A random Fijian may find him/herself conversing in the English language almost every day, either it be when visiting the neighbour­hood to buy bread, visiting a medi­cal clinic, or visiting a garage to get the car fixed.

Therefore, it is vital to incorporate English language skills in vovation­al training courses which would prove useful and relevant to partici­pants in their daily lives.

In this basic English communica­tion skills training programme, participants are taught and encour­aged to communicate ethically and responsibly.

They are also tasked with effec­tively delivering formal and infor­mal presentations, demonstrate positive group communication exchanges and respond effectively to cultural communication differ­ences.

The SLP provides trainings in more than 15 areas, such as cookery, plumbing, carpentry and joinery.

Hence, embedding basic English communication skills has proved helpful to participants, increasing their communication skills.

Participants in cookery training programme are able to read and share recipes, plan menu and write list of ingredients.

In plumber training programme, participants are taught of English language exchanges while talking to customers and suppliers.

The pathways of the sustainable livelihood project:

People learn a skill which they can use in their everyday life, hence, improving their quality of living.

The newly acquired skills can be used to earn an income or start small businesses.

The SLP trainings enable partici­pants to master skills in their com­munity environment.

They are involved in small engine repair, plumbing works, build­ing and repairing houses, sewing, small joinery works, floral arrange­ments, functions and catering.

Youths can use their skills and certificate as a pathway into FNU programmes.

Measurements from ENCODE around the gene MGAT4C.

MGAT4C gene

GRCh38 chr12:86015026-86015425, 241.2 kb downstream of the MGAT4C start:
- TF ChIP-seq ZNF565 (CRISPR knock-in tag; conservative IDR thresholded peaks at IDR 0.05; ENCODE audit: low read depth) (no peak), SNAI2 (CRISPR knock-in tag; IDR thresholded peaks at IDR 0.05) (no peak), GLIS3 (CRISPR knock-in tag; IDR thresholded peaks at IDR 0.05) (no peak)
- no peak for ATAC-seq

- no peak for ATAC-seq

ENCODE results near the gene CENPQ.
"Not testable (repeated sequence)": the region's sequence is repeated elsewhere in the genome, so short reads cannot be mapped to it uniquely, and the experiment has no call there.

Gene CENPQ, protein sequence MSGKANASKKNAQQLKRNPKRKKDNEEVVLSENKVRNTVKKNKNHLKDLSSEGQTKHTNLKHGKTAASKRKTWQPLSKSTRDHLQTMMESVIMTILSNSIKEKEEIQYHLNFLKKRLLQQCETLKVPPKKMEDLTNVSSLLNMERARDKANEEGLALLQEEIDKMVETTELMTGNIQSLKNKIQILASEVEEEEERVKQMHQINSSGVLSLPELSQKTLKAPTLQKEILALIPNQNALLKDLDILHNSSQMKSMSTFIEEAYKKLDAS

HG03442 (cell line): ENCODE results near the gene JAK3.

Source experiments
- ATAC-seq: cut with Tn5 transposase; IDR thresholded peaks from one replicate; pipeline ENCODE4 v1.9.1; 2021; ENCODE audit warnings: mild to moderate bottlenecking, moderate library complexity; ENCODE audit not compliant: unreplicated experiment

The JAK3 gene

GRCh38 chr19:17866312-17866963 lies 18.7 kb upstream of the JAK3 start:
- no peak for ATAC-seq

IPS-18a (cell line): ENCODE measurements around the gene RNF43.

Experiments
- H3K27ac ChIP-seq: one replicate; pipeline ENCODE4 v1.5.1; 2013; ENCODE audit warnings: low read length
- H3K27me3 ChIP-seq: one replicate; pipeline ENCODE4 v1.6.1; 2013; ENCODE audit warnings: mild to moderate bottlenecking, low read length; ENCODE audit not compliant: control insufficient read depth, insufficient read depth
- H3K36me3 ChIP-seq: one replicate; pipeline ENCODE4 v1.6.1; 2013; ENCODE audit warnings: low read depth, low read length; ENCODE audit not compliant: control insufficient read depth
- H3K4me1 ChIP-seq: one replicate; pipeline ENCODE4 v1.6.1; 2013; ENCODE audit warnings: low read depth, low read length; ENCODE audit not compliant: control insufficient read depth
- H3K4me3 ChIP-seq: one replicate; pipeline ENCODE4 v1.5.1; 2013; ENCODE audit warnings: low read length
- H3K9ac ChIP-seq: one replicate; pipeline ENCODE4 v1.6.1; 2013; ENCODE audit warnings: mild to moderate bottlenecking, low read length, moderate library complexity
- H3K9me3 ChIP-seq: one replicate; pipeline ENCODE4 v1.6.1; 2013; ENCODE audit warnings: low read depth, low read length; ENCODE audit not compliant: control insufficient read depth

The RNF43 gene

Many people with SLP training skills are able to pursue tertiary education at the Technical College, FNU colleges, and at NTPC.

In a post-training survey, it was found that about 67 per cent of par­ticipants had acquired some levels of secondary education.

Seventeen per cent had under­taken tertiary education, but due to circumstances had to drop out.

By completing SLP training pro­grammes, these school leavers man­aged return to tertiary institutions for continuation of their studies.

SLP Certificates help gain em­ployment. Some participants upon completion of the SLP training programme were able to secure an employment.

According to post-training survey,

about 27 per cent of participants gained paid jobs both in Fiji and abroad after graduating.

This is a healthy indication of the demand for people with the right trade skills in the job market.

Moreover, the SLP trainings are also attended by people already working in the hotel, manufactur­ing and building industries, and have been successful at sustaining jobs in terms of pay, security and promotion.

Language is important for daily, basic communication needs.

It is also important for vocational training providers to deliver ef­ficient and holistic trainings by including English language skills to add value and improve the live­lihood of people living in informal economies.